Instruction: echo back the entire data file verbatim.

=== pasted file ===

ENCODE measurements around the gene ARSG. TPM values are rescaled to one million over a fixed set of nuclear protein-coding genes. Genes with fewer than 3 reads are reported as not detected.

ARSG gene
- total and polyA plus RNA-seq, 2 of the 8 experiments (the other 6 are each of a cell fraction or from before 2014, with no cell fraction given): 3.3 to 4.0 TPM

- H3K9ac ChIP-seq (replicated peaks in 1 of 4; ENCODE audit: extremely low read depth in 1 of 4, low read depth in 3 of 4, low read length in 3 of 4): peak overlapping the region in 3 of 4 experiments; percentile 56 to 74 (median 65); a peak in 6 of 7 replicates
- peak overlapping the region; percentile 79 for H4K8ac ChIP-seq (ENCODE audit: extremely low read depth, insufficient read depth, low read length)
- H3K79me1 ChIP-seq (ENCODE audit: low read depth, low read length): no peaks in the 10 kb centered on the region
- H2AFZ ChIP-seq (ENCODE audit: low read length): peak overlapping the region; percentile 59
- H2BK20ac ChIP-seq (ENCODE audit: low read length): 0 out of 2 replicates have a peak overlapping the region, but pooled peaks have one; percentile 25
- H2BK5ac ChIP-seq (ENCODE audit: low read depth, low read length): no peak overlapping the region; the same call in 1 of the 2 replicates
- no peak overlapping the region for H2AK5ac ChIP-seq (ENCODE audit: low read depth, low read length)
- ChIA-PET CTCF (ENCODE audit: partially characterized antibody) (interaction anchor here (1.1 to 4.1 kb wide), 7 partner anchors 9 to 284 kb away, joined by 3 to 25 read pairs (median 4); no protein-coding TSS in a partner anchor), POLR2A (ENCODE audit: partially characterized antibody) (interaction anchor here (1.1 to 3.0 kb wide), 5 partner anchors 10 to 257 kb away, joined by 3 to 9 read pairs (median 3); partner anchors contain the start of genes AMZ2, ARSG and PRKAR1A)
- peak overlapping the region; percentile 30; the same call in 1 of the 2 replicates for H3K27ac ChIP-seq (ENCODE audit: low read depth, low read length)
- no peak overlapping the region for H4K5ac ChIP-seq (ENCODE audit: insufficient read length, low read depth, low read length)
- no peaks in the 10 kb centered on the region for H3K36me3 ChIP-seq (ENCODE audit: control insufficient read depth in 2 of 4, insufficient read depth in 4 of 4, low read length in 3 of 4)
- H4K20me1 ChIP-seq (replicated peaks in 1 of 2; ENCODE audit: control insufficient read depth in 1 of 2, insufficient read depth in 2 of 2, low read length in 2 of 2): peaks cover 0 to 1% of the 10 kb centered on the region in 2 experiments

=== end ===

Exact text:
ENCODE measurements around the gene ARSG. TPM values are rescaled to one million over a fixed set of nuclear protein-coding genes. Genes with fewer than 3 reads are reported as not detected.

ARSG gene
- total and polyA plus RNA-seq, 2 of the 8 experiments (the other 6 are each of a cell fraction or from before 2014, with no cell fraction given): 3.3 to 4.0 TPM

- H3K9ac ChIP-seq (replicated peaks in 1 of 4; ENCODE audit: extremely low read depth in 1 of 4, low read depth in 3 of 4, low read length in 3 of 4): peak overlapping the region in 3 of 4 experiments; percentile 56 to 74 (median 65); a peak in 6 of 7 replicates
- peak overlapping the region; percentile 79 for H4K8ac ChIP-seq (ENCODE audit: extremely low read depth, insufficient read depth, low read length)
- H3K79me1 ChIP-seq (ENCODE audit: low read depth, low read length): no peaks in the 10 kb centered on the region
- H2AFZ ChIP-seq (ENCODE audit: low read length): peak overlapping the region; percentile 59
- H2BK20ac ChIP-seq (ENCODE audit: low read length): 0 out of 2 replicates have a peak overlapping the region, but pooled peaks have one; percentile 25
- H2BK5ac ChIP-seq (ENCODE audit: low read depth, low read length): no peak overlapping the region; the same call in 1 of the 2 replicates
- no peak overlapping the region for H2AK5ac ChIP-seq (ENCODE audit: low read depth, low read length)
- ChIA-PET CTCF (ENCODE audit: partially characterized antibody) (interaction anchor here (1.1 to 4.1 kb wide), 7 partner anchors 9 to 284 kb away, joined by 3 to 25 read pairs (median 4); no protein-coding TSS in a partner anchor), POLR2A (ENCODE audit: partially characterized antibody) (interaction anchor here (1.1 to 3.0 kb wide), 5 partner anchors 10 to 257 kb away, joined by 3 to 9 read pairs (median 3); partner anchors contain the start of genes AMZ2, ARSG and PRKAR1A)
- peak overlapping the region; percentile 30; the same call in 1 of the 2 replicates for H3K27ac ChIP-seq (ENCODE audit: low read depth, low read length)
- no peak overlapping the region for H4K5ac ChIP-seq (ENCODE audit: insufficient read length, low read depth, low read length)
- no peaks in the 10 kb centered on the region for H3K36me3 ChIP-seq (ENCODE audit: control insufficient read depth in 2 of 4, insufficient read depth in 4 of 4, low read length in 3 of 4)
- H4K20me1 ChIP-seq (replicated peaks in 1 of 2; ENCODE audit: control insufficient read depth in 1 of 2, insufficient read depth in 2 of 2, low read length in 2 of 2): peaks cover 0 to 1% of the 10 kb centered on the region in 2 experiments